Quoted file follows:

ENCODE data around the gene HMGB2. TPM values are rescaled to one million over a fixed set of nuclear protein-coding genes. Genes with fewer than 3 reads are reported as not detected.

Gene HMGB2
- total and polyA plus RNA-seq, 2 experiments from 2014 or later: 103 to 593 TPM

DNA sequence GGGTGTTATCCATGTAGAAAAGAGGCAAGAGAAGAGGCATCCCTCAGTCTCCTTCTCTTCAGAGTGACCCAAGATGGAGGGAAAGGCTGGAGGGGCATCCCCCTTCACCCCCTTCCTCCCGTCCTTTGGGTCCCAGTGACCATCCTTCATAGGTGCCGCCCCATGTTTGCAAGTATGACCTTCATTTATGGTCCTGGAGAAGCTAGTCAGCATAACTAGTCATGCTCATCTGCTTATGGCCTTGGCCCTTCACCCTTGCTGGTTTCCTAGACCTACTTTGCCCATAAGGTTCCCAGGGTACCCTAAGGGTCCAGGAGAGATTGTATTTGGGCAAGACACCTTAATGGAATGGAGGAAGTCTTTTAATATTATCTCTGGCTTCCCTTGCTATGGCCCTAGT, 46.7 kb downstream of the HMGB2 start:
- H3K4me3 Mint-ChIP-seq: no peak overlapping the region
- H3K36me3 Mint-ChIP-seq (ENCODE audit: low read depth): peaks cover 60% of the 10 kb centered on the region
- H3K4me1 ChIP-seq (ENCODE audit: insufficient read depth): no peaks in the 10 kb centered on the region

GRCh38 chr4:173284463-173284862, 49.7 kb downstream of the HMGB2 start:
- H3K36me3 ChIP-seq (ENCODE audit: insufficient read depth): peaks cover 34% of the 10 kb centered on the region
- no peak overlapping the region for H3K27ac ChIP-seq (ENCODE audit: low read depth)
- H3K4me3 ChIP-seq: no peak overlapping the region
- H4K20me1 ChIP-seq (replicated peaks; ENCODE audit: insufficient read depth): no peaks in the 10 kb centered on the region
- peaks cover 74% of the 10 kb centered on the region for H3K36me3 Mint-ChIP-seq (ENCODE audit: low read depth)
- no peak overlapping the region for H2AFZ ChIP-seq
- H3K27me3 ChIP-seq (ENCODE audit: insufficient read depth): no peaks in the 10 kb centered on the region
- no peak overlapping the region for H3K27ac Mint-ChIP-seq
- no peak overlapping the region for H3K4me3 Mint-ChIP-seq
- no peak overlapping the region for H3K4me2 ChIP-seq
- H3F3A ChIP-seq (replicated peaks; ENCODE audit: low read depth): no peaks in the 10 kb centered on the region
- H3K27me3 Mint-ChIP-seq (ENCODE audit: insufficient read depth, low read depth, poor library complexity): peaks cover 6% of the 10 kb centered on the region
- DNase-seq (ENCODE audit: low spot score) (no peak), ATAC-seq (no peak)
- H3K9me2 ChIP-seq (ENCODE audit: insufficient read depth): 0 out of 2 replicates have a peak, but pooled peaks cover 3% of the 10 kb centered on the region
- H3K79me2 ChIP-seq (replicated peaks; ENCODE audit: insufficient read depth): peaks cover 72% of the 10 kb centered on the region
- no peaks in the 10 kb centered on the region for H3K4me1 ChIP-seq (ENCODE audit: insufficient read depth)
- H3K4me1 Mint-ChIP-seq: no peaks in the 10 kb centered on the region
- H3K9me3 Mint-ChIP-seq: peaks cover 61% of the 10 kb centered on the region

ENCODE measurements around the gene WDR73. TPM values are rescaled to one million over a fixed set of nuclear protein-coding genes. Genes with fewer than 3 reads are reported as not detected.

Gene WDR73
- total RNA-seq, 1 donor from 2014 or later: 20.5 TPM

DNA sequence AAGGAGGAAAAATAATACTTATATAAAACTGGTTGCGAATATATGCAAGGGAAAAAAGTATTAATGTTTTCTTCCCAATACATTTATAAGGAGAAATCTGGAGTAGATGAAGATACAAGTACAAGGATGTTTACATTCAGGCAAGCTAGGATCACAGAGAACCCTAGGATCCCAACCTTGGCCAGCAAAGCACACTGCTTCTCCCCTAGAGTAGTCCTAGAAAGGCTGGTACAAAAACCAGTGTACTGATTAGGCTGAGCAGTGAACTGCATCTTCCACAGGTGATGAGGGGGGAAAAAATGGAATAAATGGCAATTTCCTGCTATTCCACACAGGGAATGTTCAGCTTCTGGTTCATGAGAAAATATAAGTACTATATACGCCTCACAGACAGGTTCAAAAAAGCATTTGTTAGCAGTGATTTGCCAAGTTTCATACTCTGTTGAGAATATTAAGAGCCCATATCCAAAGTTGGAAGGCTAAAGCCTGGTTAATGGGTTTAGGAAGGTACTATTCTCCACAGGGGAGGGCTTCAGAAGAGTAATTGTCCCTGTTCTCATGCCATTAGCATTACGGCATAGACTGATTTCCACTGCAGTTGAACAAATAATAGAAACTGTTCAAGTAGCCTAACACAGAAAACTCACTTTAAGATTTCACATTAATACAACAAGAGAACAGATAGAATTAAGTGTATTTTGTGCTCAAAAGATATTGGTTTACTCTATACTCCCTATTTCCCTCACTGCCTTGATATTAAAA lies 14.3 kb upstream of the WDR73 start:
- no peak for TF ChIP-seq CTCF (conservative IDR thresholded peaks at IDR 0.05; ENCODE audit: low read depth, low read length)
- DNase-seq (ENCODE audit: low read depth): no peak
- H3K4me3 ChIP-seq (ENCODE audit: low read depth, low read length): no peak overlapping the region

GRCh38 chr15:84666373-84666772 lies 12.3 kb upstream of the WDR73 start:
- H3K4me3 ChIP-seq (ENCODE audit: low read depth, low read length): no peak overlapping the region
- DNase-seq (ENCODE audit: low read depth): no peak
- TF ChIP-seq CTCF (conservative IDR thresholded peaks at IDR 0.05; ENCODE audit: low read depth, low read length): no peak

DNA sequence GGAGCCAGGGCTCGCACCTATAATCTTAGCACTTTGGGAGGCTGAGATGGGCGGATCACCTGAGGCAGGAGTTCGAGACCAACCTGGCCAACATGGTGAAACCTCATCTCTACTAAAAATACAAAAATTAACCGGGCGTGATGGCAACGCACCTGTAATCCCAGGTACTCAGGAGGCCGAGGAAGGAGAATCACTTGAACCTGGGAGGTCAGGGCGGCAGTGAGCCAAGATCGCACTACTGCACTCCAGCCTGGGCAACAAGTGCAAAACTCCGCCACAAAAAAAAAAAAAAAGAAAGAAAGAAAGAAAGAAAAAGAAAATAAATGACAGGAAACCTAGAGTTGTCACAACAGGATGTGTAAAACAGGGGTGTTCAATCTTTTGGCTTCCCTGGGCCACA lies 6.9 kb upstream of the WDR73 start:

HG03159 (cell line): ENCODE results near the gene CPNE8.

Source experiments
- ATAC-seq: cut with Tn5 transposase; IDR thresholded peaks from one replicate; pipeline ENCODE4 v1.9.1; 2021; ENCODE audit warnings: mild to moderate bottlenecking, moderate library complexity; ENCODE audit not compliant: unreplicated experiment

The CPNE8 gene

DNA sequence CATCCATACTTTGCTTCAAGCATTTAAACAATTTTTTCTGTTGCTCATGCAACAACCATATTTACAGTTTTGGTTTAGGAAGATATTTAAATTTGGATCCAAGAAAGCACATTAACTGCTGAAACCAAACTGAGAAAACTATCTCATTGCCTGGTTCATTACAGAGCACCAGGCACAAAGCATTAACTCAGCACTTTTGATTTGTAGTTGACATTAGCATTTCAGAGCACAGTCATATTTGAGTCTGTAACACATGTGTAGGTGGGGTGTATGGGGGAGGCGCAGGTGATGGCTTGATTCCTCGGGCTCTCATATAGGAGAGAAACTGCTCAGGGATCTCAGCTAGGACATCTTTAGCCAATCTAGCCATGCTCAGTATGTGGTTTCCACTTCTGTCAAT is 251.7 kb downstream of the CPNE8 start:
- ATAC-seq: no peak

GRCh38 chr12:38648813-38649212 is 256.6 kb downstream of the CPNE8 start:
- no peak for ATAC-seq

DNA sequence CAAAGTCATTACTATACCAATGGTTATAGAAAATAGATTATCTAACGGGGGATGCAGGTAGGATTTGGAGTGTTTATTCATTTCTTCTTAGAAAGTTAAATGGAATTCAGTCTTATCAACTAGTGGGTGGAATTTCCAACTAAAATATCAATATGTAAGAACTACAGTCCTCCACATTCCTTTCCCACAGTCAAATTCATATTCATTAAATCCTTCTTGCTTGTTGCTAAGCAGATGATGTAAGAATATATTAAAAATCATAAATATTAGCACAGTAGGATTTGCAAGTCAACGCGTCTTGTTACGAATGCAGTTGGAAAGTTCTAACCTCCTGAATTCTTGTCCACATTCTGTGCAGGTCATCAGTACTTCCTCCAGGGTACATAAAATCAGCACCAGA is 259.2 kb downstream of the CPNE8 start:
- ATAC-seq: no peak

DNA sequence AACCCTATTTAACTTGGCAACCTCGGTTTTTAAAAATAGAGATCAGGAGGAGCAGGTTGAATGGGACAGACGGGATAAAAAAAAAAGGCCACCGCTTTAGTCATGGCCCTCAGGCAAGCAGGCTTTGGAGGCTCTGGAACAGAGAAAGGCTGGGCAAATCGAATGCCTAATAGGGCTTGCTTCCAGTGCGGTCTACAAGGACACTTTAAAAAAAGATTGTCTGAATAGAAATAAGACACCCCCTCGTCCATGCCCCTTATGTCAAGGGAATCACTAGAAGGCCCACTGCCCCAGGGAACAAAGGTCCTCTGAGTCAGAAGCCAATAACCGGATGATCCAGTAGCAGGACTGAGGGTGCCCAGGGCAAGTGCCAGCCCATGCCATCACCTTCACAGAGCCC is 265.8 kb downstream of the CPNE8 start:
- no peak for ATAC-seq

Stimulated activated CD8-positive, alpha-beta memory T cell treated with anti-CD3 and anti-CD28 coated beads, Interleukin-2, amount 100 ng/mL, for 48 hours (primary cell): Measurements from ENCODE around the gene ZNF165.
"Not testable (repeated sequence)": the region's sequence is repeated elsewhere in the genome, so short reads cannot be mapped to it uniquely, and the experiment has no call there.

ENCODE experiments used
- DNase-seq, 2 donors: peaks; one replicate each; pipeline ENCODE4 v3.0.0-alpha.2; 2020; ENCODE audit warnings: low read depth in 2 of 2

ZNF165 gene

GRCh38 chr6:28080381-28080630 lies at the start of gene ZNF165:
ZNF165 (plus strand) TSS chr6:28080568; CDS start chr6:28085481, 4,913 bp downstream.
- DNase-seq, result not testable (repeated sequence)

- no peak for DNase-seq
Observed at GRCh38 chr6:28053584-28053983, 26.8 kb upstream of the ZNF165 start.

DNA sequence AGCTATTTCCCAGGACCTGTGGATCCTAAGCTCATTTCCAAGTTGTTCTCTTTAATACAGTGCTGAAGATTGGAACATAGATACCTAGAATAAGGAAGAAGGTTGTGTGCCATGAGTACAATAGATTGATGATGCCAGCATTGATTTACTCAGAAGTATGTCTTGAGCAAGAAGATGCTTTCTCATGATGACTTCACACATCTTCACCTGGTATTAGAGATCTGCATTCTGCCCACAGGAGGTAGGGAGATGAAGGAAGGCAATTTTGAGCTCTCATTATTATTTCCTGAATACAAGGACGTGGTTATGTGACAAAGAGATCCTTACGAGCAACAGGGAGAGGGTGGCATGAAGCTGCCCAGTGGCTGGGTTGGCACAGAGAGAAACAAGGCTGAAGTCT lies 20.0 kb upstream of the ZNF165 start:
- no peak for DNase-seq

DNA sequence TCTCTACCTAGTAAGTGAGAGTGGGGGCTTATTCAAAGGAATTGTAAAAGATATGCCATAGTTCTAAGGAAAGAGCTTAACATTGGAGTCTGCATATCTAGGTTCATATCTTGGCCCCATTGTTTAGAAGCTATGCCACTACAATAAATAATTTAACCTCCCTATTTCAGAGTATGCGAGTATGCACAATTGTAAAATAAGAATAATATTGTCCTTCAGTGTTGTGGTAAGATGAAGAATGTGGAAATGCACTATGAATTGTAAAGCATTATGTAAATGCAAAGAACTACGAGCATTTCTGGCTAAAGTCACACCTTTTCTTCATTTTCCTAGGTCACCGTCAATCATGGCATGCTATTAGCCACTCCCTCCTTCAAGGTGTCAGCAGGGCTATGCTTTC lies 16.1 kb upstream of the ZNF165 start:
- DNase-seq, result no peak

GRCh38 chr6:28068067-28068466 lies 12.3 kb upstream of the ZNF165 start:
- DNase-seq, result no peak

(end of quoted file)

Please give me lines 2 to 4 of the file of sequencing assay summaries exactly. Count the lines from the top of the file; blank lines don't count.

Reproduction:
Gene HMGB2
- total and polyA plus RNA-seq, 2 experiments from 2014 or later: 103 to 593 TPM

DNA sequence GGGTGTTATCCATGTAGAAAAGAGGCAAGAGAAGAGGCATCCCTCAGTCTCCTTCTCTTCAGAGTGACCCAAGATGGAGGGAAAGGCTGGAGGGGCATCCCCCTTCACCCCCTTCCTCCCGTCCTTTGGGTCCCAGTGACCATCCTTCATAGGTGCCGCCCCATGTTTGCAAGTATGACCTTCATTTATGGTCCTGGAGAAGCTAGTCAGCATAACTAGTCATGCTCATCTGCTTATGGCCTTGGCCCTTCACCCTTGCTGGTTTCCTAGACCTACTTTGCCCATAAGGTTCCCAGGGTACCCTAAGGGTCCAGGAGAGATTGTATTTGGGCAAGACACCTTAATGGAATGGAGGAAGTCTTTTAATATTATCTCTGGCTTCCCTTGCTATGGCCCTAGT, 46.7 kb downstream of the HMGB2 start: